Bacteroides Infection Workup

Updated: Sep 19, 2017
  • Author: Itzhak Brook, MD, MSc; Chief Editor: Michael Stuart Bronze, MD  more...
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Workup

Laboratory Studies

Collection of specimens of anaerobic bacteria is important because documentation of an anaerobic infection is through culture of organisms from the infected site. Appropriate documentation of anaerobic infection requires proper collection of appropriate specimens, expeditious transportation, and careful laboratory processing.

Specimens must be obtained free of contamination. Inadequate techniques or media can lead to missing the presence of anaerobic bacteria or the assumption that only aerobic organisms are present in a mixed infection.

Because anaerobes are present on skin and mucous membranes, even minimal contamination with normal florae can be misleading.

Unacceptable or inappropriate specimens can yield normal florae and, therefore, have no or little diagnostic value.

Appropriate materials should be obtained by using techniques that bypass the normal florae.

Direct-needle aspiration is the best method of obtaining a culture; the use of swabs is much less desirable.

Specimens obtained from normally sterile sites, such as blood or spinal, joint, or peritoneal fluids, are collected after thorough skin decontamination. Two approaches are used to culture the maxillary sinus by aspiration following sterilization of the canine fossa or the nasal vestibule, via either the canine fossa or the inferior meatus. Urine is collected by percutaneous suprapubic bladder aspiration.

Other specimens can be collected from abscess contents, from deep aspirates of wounds, and via special techniques, such as transtracheal aspirates or direct lung puncture.

Specimens of the lower respiratory tract are difficult to obtain without contamination with indigenous florae. Double-lumen catheter bronchial brushing and bronchoalveolar lavage, cultured quantitatively, can be useful.

Culdocentesis fluid obtained after decontamination of the vagina is acceptable.

Transportation of specimens should be prompt unless transport devices are available. Transport devices generally contain oxygen-free environments provided by a mixture of carbon dioxide, hydrogen, and nitrogen, plus an aerobic condition indicator. Specimens should be placed into an anaerobic transporter as soon as possible.

Liquid or tissue specimens are always preferred to swabs. Liquid specimens are inoculated into an anaerobic transport vial or a syringe and a needle. All air bubbles are expelled from the syringe. Insertion of the needle tip into a sterile rubber stopper is no longer recommended. Because air gradually diffuses through the plastic syringe wall, specimens should be processed in less than 30 minutes.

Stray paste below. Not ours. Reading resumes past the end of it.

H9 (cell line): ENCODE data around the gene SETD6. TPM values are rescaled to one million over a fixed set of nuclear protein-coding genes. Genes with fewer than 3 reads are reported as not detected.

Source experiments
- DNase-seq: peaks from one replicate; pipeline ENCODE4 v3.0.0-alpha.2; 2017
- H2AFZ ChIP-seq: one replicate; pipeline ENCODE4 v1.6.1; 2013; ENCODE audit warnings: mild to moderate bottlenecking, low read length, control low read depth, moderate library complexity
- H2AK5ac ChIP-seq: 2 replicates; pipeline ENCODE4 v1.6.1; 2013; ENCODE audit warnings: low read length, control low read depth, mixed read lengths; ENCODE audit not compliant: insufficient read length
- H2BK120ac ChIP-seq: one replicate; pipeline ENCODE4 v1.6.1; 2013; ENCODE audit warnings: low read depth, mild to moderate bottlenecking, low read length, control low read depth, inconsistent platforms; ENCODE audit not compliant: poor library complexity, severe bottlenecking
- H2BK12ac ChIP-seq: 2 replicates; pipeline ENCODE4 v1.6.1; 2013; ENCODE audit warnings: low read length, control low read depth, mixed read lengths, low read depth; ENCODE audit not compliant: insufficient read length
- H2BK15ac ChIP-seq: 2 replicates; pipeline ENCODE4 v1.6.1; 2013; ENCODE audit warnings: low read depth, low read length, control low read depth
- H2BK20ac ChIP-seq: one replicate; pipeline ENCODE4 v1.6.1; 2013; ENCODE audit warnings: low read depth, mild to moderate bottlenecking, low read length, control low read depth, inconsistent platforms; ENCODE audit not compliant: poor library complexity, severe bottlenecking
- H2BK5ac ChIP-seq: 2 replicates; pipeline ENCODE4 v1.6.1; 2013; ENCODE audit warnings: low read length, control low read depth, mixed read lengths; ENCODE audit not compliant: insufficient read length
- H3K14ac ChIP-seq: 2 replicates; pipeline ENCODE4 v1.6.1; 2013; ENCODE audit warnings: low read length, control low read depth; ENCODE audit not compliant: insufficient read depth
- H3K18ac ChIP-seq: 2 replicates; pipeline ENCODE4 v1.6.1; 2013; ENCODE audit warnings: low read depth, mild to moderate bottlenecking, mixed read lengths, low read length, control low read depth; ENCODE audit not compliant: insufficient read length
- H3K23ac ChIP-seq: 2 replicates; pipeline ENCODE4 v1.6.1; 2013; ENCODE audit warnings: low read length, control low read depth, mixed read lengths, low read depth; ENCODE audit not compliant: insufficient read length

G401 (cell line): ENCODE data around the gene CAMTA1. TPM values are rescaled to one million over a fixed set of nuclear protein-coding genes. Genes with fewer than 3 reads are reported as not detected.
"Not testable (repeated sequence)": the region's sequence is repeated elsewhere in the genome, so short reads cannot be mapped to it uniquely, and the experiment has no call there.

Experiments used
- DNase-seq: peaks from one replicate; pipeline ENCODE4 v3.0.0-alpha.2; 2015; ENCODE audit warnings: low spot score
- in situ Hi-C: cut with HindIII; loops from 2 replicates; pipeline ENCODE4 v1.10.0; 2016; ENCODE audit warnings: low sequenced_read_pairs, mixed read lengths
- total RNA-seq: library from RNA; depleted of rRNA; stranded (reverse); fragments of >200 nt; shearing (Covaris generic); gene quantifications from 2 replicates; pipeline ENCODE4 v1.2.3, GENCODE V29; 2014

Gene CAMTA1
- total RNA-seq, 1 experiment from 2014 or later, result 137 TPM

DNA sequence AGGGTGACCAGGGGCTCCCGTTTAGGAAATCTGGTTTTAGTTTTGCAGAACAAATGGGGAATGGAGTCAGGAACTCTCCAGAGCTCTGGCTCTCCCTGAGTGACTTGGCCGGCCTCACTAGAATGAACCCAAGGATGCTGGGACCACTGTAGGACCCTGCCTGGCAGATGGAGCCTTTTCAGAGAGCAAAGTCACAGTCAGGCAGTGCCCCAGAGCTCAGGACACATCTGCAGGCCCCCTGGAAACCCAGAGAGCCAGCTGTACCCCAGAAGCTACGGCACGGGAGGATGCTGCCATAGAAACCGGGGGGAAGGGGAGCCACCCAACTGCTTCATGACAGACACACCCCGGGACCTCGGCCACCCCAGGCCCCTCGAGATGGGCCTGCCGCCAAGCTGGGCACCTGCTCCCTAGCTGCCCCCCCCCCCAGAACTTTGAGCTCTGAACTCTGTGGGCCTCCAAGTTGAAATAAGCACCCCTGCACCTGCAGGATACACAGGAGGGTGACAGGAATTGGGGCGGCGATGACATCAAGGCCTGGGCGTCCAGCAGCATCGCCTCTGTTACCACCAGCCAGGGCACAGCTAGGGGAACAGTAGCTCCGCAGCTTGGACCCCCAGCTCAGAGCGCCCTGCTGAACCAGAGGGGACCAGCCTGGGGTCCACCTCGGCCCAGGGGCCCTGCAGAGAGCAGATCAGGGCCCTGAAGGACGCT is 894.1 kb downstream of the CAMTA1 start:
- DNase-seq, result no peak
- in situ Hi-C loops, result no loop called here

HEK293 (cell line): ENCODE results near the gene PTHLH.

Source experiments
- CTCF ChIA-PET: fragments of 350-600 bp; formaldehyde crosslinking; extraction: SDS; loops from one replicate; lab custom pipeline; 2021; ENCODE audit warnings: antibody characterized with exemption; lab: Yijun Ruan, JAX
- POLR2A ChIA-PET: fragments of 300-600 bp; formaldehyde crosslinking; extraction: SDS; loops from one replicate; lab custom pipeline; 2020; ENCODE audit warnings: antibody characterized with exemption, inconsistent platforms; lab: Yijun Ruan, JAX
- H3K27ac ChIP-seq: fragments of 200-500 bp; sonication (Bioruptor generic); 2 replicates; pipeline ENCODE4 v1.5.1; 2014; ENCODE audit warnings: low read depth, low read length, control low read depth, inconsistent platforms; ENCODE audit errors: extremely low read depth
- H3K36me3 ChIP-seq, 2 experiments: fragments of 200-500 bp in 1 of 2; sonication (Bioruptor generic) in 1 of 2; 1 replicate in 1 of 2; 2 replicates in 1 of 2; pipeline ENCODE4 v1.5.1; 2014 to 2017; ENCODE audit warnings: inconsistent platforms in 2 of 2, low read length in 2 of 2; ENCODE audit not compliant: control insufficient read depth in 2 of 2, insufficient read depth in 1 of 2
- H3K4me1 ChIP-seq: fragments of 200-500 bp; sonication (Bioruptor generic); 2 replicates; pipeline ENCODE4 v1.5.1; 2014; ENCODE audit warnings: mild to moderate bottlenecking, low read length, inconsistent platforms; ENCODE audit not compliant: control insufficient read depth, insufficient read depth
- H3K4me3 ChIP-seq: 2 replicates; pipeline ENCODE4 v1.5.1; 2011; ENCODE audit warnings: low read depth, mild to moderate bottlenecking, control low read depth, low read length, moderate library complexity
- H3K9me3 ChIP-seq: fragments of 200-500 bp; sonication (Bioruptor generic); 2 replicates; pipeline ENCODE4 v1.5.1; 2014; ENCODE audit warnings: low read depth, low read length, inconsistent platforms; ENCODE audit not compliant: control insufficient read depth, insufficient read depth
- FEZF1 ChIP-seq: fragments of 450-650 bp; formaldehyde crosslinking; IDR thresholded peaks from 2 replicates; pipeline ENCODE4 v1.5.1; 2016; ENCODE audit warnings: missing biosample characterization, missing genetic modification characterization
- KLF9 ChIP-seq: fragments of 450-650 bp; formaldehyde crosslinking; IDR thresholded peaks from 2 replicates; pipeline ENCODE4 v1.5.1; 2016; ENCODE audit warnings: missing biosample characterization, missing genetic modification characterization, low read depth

Swabs are placed in sterilized tubes that contain carbon dioxide or prereduced anaerobically sterile Carey and Blair semisolid media.

Tissue specimens can be transported in an anaerobic jar or in a sealed plastic bag rendered anaerobic.

Gram stain of a smear of the specimen provides important preliminary information regarding the types of organisms present, helps determine appropriate initial therapy, and serves as a quality control.

Cultures should be immediately placed under anaerobic conditions and should be incubated for 48 hours or longer. An additional 36-48 hours is generally required for species- or genus-level identification by using biochemical tests. Kits that contain these tests are commercially available. [2]

A rapid enzymatic test enables identification after only 4 hours of aerobic incubation.

Gas-liquid chromatography of metabolites is often used.

Nucleic acid probers and polymerase chain reaction methods are also being developed for rapid identification.

Detailed procedures of laboratory methods can be found in microbiology manuals. [2]

Antimicrobial susceptibility testing of AGNB has become less predictable because their resistance to several antimicrobials has increased. [24] Screening of AGNB isolates for beta-lactamase activity may be helpful. [13, 25] However, occasional strains may resist beta-lactam antibiotics through other mechanisms.

Routine susceptibility testing is time-consuming and often unnecessary. Poor quality control of in-vitro susceptibility testing and the difficulty to obtain results in a reasonable time makes testing less useful. However, testing the susceptibility of isolates recovered from sterile body sites and/or those that are clinically important (ie, blood cultures, bone, CNS, serious infections) and have variable susceptibilities, especially those isolated in pure culture from properly collected specimens, is important. [3] Antimicrobial testing is recommended, however, to monitor local hospital and geographic susceptibility profiles and to determine the activity of new antimicrobials.

Antibiotics that should be tested include penicillin, a broad-spectrum penicillin, a penicillin plus a beta-lactamase inhibitor, clindamycin, chloramphenicol, a second-generation cephalosporin (eg, cefoxitin), tigecycline, newer quinolones (eg, moxifloxacin), chloramphenicol, metronidazole, and a carbapenem. The recommended methods include agar microbroth and macrobroth dilution. Newer methods include the E-test and the spiral gradient end point system.

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Imaging Studies

Radiologic or imaging studies and scans (ie, computed tomography and magnetic resonance imaging) are helpful. Abscesses are a common complication of Bacteroides infections. The presence of gas in the infected site is highly suggestive of anaerobic infection.

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